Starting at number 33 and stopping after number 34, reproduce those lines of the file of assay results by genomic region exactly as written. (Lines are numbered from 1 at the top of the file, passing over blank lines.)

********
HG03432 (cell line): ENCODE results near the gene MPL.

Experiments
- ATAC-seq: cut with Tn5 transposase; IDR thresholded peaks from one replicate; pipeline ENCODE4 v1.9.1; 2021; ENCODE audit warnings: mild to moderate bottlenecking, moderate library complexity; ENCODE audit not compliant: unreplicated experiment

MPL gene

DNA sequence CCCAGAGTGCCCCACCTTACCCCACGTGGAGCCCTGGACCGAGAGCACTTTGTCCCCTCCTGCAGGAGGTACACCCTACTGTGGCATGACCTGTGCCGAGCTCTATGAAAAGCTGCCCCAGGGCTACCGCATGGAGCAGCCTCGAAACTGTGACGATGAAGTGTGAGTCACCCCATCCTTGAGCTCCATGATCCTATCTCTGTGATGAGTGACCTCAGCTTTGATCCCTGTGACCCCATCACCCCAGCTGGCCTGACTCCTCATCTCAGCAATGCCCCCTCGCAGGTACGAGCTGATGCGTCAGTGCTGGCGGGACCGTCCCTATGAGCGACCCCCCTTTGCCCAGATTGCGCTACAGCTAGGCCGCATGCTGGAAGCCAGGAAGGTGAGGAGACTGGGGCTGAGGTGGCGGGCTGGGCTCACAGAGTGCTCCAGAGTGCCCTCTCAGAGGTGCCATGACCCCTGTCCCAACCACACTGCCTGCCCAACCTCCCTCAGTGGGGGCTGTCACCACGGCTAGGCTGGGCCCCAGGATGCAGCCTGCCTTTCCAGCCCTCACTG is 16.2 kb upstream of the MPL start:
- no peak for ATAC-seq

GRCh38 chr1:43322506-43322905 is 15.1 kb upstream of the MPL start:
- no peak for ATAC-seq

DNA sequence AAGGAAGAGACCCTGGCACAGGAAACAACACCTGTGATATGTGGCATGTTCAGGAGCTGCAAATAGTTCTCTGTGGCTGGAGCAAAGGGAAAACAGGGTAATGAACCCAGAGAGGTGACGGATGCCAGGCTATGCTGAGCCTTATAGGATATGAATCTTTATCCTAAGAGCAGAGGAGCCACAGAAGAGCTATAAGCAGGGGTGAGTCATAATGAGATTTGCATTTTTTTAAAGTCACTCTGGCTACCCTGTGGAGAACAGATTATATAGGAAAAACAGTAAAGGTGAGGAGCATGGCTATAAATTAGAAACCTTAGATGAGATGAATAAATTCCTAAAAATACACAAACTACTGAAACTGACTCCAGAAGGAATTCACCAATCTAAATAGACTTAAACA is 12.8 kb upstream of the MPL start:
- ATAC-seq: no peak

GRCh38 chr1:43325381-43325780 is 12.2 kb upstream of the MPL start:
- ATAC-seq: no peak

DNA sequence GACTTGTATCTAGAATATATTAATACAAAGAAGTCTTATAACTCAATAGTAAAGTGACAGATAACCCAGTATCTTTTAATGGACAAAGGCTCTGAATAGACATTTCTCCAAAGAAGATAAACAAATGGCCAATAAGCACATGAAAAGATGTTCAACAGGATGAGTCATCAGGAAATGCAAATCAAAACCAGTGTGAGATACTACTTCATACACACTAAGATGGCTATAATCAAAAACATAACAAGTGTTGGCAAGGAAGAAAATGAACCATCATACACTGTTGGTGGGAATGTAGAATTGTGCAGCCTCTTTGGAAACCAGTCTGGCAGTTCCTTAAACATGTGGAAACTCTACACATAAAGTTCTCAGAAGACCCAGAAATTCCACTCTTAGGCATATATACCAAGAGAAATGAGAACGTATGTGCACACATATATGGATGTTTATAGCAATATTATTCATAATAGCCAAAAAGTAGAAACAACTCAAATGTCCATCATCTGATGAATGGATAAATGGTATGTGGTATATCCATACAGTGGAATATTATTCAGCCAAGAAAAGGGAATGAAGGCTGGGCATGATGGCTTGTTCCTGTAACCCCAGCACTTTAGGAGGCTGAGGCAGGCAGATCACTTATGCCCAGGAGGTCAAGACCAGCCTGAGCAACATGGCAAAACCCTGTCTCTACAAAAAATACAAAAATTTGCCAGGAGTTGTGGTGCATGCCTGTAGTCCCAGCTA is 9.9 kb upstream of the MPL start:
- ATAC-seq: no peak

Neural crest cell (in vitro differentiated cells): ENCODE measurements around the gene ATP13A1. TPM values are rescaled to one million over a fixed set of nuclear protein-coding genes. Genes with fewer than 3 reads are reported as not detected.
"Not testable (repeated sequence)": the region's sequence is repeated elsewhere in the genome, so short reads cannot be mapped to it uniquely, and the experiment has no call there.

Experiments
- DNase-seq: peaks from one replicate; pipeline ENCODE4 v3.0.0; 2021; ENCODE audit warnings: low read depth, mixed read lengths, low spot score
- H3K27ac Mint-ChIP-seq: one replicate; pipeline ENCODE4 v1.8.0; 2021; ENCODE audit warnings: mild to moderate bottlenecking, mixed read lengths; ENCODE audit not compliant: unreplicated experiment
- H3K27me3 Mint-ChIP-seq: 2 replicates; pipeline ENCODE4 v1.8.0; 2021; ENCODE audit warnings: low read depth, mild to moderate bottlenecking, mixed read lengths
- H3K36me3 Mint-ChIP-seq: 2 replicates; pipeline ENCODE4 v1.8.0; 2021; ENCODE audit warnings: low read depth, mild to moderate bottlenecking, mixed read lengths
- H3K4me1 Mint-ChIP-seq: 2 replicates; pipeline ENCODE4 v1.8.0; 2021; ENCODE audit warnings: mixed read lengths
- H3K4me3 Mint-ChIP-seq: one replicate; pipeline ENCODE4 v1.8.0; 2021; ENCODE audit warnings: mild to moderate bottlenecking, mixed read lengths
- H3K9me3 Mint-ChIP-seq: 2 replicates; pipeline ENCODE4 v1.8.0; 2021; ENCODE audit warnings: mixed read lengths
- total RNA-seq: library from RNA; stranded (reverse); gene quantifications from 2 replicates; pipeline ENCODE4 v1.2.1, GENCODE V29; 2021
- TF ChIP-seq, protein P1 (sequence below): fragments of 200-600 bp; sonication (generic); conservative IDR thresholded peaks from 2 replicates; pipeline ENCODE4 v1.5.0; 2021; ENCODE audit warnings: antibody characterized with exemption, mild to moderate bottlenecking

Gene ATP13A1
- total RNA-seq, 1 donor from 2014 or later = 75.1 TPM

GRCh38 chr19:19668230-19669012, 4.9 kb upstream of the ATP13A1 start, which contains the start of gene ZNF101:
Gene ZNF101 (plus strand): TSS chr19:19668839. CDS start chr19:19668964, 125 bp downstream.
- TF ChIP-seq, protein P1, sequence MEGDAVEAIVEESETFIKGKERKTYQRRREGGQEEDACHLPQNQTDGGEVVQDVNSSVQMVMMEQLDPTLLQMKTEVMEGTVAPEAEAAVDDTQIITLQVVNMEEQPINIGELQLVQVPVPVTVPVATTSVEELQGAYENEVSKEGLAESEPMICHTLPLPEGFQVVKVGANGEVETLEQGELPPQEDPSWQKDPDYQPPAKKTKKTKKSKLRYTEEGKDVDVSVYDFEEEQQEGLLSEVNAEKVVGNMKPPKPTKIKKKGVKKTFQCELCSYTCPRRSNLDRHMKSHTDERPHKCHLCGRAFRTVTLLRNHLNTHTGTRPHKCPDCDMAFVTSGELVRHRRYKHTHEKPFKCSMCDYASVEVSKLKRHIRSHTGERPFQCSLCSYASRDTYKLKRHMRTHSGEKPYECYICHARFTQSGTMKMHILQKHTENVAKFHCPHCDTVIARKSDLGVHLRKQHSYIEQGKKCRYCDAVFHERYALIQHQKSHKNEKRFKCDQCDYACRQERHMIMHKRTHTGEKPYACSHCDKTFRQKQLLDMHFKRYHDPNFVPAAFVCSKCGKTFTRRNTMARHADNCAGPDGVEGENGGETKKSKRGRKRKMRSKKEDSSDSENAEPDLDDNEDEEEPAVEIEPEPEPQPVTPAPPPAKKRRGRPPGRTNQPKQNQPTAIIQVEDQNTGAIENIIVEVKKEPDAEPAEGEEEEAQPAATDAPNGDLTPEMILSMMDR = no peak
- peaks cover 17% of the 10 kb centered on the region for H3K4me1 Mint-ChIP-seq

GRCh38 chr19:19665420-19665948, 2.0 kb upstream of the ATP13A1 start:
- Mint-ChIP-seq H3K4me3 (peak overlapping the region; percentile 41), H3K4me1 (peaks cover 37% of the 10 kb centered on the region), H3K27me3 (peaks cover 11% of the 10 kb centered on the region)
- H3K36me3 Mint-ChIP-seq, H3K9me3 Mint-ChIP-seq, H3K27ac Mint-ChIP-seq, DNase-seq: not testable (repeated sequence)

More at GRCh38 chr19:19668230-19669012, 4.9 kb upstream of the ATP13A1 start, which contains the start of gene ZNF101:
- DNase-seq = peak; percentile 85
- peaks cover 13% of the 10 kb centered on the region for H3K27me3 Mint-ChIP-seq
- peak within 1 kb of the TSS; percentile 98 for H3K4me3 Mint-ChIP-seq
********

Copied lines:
GRCh38 chr19:19665420-19665948, 2.0 kb upstream of the ATP13A1 start:
- Mint-ChIP-seq H3K4me3 (peak overlapping the region; percentile 41), H3K4me1 (peaks cover 37% of the 10 kb centered on the region), H3K27me3 (peaks cover 11% of the 10 kb centered on the region)